Road Map to Effective Online Personalization: A Complete Guide To Create Online Personalized Experience
- Posted in Conversion Rate Optimization
Marketers have shifted their focus from the “one-size-fits-all” approach to being more personal.
Personalization, Especially online personalization, is a medium effort, high return game. According to Gartner, by 2020 companies with the right personalization strategy would see a 15% rise in their revenue. On top of that, 48% of customers expect special treatment from the brands they purchase from.
However, creating the right online personalization requires solid planning and execution. Do it wrong and your customers would avoid you like the plague. In 2017, US brands lost $756 B because of customer mistrust thanks to poor personalization.
So, In this article, I am going to give you a framework for creating website personalization that works.
Let’s dive in.
Personalization in 2020: how does it look
First thing first. If you are reading this article, chances are good you are yet to reach a “mature” stage of personalization. In that case, you might want to see some examples of how to do this, right?
Well, here are some examples for you.
Convertkit is an email automation service provider for bloggers, podcasters and anyone who wants to build an email list online. Popular blogger Pat Flynn is a fan Convertkit. He has even published a post about it.
Now, Pat is one of the biggest affiliate marketing influencers and has a loyal following. Convertkit’s marketing team understands Pat’s readers’ trust and values Pat’s words. So, they lead Pat’s readers to this page, instead of Convertkit’s regular home page:
By taking a look at it you can tell this landing page is designed to appeal to Pat’s readers.
Zoho is a SaaS company that offers CRM and office suits. So, SMBs are one of their targeted customer segments.
ZoHo personalize based on user search intent and they take cues from search terms used.
Here is how their landing page looks like for search terms like “CRM for small business” or “SMB CRM”
Bombfell is a men’s wear e-commerce store. Interestingly their whole business is based on microlevel personalization. They allow users to pick complete outfits of their own choice.
Here is the survey form on their website for delivering outfits according to users’ tastes.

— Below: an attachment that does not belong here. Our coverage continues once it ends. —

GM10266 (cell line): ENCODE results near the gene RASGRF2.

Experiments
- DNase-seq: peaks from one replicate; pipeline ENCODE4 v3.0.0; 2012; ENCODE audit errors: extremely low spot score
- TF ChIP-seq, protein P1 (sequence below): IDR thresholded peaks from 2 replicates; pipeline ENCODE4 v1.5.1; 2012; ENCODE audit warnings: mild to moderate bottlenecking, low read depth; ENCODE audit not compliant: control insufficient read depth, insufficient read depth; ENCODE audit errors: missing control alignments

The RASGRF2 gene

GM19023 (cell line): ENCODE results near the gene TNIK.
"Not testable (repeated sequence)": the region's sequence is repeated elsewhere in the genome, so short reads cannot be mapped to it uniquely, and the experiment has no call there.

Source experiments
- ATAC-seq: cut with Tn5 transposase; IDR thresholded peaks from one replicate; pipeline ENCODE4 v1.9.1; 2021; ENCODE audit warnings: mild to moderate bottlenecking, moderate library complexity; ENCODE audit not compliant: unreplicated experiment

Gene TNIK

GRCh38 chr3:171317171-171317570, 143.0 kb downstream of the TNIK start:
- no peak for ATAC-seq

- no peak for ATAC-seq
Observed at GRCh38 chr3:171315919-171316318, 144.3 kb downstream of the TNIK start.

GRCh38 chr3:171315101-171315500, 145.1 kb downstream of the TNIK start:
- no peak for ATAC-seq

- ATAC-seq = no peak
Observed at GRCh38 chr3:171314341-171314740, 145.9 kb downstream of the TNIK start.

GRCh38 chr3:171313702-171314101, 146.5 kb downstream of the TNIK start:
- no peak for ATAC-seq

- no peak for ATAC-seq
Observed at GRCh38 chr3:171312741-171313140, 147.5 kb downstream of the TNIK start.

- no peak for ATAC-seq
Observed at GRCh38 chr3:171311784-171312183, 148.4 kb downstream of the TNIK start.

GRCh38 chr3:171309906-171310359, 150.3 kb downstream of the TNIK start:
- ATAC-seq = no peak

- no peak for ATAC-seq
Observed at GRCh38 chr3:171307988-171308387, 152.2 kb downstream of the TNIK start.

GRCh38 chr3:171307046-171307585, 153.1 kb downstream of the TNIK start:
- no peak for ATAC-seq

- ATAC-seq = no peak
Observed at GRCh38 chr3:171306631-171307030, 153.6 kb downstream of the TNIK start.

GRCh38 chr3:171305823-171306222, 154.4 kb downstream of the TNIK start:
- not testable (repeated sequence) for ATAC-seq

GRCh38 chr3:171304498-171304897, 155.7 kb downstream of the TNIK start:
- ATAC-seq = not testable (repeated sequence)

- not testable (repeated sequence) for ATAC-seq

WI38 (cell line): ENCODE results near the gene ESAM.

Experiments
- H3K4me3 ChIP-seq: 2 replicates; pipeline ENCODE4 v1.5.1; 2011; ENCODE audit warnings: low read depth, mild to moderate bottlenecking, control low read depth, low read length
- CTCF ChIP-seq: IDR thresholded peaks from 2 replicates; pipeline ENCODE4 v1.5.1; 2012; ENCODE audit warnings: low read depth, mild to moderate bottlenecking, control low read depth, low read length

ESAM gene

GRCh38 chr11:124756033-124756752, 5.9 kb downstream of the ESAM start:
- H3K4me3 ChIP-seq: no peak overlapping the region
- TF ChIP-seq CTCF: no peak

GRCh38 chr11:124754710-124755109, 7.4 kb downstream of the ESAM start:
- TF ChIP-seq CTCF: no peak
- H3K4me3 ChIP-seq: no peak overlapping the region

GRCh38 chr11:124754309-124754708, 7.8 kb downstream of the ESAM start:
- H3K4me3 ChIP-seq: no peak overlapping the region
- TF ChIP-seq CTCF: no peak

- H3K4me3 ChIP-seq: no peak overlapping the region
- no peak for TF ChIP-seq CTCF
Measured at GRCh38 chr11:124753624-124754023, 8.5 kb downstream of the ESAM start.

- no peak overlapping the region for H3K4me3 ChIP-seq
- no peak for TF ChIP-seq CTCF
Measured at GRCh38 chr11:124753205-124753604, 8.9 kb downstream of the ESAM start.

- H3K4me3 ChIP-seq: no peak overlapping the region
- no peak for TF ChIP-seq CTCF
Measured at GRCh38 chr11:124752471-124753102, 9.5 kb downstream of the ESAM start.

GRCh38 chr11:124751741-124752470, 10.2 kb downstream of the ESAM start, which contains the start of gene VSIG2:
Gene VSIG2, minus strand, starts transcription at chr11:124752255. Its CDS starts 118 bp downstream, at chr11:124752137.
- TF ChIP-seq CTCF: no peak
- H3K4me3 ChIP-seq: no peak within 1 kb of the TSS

DavidsTea is a Canada based tea retailer. They do a good job of personalizing emails. Their approach is quite refreshing— they summarize user purchase history in a visually appealing way.
Source: Really Good Emails
The current state of online personalization :
Before we move on to the nitty-gritty of an effective framework let’s have a look at the current state of online personalization.
Let’s start by asking how important is online personalized experience for marketers?
Evergage found out, 74% of marketers believe personalization has a strong impact or extreme influence on improving customer relationships.
And they are right.
Customers do prefer content and offers which fit their interests and tastes.
Customers mostly receive these tailored messages through email and website. According to Statista, 77% of marketers still consider and utilize email as their best personalization medium. Website personalization comes second (52% of marketers) followed by app personalization (32%)
That being said, instead of putting all the eggs in the same basket marketers are turning towards multi-channel personalization. According to recent research by Smarthq, marketers increased their invest in multichannel personalization by 16% in 2018.
However, in spite of all this awareness and investments, marketers still have a long way to go. According to a Periscope By Mckinsey study, only 40% of all “personal messages” actually feel personal.
And marketers are aware that there are scopes of improvement. 38% of them are only moderately satisfied with the effectiveness of current personalization efforts. 18% of them are not satisfied at all.
Issues with the current state of online personalization
Let me show you two stats:
- 80% of customers prefer brands that provide a personalized experience.
- Yet 75% of customers feel most of the personalized brand messages are somewhat creepy.
Clearly, there is a gap between customers’ expectations and brand messages.
This gap comes into two flavors:
1. Creepy personalization
Many marketers are guilty of crafting super-targeted messages that come off as outright creepy. Make no mistake, marketers have a good intention. They want their audience to find better deals, relevant products and blog posts worth reading. That’s the whole point of personalization after all.
However, sometimes marketers get reckless and use any audience data they can get their hands on. And we get tweets like this:
Such invasive content rubs consumers in the wrong way. According to a report by Interactions, customers feel uneasy when an AI system gets access to data which they didn’t provide directly. Customers’ “creep meter” get switched on when:
- Personalized messages use social media data (50%)
- Brands know about their purchase history from other brands.
- Brands keep a tab on other household members’ past interactions with another company.